Technology remains key to geopolitical success

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The quest to master the development of new technologies has been a defining characteristic of modern Japan. Commodore Matthew C. Perry’s 1853 visit demonstrated the necessity of technological superiority to secure the nation’s defense; the naval officer’s “invitation” to open to the outside world was issued by the guns and cannons with which his fleet was armed. It was a compelling request.

Recognition of Japan’s backwardness prompted the Meiji Restoration and frantic efforts to catch up. Among the goals of the Iwakura Mission to the United States and Europe between 1871 and 1873 was a study of national industrial structures and the technologies that they produced.

While the link between technology and national defense was clear when Perry’s fleet sailed into Edo Bay, it has only strengthened in the years since. The destructive power of modern weapons has been magnified by the development and application of technologies that permit faster, more immediate use and more precise targeting. The penetration of those technologies into the fabric of daily life and the infrastructure of society — from banking and communications to transportation — means that the ability to disrupt their smooth operation is another source of vulnerability and concern.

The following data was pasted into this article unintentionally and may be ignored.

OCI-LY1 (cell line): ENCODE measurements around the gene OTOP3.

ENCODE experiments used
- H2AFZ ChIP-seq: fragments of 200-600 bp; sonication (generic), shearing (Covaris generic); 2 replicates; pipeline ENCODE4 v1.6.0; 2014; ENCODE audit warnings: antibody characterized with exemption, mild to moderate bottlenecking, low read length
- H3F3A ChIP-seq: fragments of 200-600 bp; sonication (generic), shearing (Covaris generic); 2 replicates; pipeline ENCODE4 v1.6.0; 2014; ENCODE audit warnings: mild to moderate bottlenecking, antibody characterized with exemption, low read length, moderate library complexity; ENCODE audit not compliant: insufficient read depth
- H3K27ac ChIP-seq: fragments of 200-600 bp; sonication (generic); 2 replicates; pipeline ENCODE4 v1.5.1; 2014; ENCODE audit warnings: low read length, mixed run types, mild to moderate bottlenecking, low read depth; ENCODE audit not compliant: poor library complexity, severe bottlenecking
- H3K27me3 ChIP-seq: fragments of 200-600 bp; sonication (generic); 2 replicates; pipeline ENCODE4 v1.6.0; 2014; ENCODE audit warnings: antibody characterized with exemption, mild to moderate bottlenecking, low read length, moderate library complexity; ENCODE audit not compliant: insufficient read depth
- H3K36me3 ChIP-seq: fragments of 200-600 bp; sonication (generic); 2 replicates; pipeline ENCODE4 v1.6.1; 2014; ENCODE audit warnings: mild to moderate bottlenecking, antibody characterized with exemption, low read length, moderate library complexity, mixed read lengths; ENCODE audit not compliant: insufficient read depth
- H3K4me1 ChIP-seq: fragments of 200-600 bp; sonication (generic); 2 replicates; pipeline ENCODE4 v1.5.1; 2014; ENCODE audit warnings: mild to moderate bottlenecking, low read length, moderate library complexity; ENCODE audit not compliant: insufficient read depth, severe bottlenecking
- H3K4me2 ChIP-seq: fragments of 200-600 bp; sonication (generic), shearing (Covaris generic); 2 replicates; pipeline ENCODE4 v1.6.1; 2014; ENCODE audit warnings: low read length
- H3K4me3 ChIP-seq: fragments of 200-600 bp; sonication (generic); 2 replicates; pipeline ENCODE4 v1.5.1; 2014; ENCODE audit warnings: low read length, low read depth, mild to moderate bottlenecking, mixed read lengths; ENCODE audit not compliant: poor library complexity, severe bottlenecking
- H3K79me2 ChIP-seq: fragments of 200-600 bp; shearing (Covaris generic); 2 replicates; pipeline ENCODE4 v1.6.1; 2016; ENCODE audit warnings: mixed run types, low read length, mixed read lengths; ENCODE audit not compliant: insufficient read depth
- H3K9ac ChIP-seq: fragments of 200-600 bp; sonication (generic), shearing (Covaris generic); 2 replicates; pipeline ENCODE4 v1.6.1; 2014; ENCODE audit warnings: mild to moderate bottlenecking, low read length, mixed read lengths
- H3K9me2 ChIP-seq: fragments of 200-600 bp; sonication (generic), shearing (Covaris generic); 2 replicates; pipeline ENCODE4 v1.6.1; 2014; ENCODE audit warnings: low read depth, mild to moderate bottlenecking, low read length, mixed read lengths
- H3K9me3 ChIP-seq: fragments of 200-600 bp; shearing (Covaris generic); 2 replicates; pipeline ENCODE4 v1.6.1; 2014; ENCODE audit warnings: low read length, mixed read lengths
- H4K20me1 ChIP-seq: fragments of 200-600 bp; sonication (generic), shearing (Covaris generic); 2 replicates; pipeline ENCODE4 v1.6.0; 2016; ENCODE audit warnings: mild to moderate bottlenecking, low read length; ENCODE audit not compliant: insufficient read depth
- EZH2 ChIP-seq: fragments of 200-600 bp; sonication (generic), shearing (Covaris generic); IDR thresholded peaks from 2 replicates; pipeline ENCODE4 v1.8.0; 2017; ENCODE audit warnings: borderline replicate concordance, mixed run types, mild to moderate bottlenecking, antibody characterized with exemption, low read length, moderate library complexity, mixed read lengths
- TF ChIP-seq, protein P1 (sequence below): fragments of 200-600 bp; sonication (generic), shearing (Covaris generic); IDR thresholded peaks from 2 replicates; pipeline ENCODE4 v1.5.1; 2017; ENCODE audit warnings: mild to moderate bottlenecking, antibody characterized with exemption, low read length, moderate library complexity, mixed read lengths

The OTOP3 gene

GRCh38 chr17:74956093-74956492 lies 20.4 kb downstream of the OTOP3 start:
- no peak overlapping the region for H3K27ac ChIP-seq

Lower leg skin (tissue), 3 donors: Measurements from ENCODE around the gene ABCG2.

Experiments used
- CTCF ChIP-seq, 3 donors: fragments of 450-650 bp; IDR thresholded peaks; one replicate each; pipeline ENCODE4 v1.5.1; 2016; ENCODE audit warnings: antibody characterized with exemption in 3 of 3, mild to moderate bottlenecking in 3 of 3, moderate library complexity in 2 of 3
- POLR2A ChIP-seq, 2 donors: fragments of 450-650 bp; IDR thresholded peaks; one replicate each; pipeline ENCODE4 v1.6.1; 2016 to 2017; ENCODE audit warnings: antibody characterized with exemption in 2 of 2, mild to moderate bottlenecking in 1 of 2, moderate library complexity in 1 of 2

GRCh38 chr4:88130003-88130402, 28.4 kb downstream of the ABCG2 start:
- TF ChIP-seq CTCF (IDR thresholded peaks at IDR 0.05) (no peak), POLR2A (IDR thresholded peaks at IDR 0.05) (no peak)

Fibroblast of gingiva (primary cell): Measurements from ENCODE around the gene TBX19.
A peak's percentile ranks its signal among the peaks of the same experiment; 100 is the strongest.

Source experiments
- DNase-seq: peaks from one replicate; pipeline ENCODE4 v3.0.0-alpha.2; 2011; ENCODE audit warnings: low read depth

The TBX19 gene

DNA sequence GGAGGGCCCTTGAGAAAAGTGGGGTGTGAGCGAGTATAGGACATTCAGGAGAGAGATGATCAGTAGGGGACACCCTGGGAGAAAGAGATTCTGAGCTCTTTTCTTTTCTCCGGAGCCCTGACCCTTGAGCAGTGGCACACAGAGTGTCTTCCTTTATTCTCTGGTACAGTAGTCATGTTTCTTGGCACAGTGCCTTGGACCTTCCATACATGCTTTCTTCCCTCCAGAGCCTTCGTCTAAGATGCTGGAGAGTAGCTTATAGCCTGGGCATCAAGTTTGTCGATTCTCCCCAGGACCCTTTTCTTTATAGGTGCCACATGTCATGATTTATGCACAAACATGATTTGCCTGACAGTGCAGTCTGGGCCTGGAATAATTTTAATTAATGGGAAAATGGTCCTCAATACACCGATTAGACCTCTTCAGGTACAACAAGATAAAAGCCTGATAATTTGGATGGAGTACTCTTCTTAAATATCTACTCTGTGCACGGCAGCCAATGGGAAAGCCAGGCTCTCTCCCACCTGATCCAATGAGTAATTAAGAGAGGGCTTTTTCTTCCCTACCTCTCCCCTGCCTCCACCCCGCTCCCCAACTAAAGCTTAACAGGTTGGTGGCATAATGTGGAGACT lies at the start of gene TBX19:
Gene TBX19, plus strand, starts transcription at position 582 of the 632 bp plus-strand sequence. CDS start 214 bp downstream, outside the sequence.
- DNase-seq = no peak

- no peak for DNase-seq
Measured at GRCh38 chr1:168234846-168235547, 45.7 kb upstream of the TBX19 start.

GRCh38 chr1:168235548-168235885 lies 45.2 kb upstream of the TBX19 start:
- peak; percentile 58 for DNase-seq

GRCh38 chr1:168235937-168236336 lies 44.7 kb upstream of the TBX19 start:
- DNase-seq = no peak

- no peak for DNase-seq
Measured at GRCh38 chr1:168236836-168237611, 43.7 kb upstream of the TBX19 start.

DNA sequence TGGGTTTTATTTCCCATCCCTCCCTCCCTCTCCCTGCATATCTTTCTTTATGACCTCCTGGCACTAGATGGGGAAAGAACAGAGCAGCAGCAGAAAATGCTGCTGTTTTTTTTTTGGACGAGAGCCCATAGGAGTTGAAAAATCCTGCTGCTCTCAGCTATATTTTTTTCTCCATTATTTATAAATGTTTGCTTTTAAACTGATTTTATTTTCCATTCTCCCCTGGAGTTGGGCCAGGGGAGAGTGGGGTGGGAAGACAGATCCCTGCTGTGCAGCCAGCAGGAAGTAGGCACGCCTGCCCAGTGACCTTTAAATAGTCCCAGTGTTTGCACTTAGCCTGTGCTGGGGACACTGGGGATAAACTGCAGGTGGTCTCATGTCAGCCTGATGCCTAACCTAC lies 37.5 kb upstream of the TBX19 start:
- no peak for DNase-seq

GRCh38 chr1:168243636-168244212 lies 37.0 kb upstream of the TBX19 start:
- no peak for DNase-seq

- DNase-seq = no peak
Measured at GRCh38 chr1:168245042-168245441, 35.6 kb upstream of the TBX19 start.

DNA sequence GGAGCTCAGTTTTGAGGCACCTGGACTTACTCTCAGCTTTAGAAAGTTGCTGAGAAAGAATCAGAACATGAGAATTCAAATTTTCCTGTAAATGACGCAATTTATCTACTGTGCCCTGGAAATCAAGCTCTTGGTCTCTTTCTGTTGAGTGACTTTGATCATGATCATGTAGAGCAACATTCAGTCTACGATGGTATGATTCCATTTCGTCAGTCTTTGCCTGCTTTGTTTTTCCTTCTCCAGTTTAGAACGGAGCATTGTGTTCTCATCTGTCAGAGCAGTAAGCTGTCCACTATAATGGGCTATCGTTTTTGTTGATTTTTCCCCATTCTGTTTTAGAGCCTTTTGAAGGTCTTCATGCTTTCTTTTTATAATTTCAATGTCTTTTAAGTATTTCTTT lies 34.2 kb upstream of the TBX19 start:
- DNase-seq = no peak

In recent years, however, there has been a newfound appreciation of the foundational role that technology plays in national security. Technology is no longer understood as a mere application of a country’s strength, but as a source of it.